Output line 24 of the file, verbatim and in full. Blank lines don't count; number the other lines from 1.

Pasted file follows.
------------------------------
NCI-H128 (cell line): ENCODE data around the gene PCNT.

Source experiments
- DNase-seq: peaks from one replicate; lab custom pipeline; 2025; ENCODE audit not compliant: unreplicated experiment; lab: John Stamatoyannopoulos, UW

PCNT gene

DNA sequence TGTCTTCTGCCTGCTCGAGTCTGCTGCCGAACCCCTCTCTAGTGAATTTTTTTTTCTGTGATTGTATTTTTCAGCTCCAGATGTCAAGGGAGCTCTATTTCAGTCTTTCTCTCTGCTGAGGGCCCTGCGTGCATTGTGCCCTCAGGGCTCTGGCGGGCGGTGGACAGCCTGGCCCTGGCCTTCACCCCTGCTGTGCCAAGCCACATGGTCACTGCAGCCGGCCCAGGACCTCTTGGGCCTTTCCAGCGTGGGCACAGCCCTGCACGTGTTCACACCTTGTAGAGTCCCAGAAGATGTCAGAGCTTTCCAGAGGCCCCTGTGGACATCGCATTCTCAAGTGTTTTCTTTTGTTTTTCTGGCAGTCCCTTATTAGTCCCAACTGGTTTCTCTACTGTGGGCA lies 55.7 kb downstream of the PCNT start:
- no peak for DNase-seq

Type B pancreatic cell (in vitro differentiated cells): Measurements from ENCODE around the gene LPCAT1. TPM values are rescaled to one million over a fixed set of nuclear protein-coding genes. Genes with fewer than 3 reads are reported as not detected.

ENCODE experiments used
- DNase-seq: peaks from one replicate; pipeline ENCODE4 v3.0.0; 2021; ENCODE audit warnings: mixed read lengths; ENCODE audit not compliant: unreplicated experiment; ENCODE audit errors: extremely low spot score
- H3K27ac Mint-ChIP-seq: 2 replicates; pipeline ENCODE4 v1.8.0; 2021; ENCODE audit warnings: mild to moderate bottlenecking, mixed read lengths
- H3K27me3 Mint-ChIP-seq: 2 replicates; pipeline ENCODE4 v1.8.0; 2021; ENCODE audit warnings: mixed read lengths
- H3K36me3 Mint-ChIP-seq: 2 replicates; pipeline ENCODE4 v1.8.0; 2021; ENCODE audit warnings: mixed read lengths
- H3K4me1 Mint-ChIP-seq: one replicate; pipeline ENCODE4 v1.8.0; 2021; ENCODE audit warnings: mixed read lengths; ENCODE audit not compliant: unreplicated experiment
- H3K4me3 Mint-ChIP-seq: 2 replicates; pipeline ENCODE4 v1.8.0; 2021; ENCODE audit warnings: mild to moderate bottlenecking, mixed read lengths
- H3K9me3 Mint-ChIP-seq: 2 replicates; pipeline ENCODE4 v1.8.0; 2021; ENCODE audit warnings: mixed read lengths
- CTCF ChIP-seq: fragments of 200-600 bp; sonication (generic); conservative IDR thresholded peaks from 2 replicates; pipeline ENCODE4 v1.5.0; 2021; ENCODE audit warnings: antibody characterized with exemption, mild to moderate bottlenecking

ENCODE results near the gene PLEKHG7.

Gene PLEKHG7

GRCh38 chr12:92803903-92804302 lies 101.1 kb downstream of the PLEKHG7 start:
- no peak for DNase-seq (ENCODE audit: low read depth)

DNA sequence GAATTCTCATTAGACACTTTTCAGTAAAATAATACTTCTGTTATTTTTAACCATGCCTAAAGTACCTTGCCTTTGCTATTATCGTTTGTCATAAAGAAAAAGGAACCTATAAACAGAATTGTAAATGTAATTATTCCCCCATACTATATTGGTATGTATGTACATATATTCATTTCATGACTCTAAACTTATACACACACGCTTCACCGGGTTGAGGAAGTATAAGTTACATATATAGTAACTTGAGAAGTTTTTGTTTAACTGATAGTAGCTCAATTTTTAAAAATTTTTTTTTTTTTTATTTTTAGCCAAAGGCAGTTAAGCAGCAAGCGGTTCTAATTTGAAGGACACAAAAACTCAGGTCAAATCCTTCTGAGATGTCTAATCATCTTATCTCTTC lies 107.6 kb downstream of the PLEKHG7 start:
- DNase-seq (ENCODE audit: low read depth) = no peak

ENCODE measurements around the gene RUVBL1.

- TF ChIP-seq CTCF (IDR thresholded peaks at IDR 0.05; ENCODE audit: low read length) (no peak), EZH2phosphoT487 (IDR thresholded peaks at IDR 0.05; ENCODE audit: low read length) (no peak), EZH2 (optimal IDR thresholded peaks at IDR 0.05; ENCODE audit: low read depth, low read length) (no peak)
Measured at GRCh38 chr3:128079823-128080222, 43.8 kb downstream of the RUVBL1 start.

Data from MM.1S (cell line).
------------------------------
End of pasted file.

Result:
- TF ChIP-seq CTCF (IDR thresholded peaks at IDR 0.05; ENCODE audit: low read length) (no peak), EZH2phosphoT487 (IDR thresholded peaks at IDR 0.05; ENCODE audit: low read length) (no peak), EZH2 (optimal IDR thresholded peaks at IDR 0.05; ENCODE audit: low read depth, low read length) (no peak)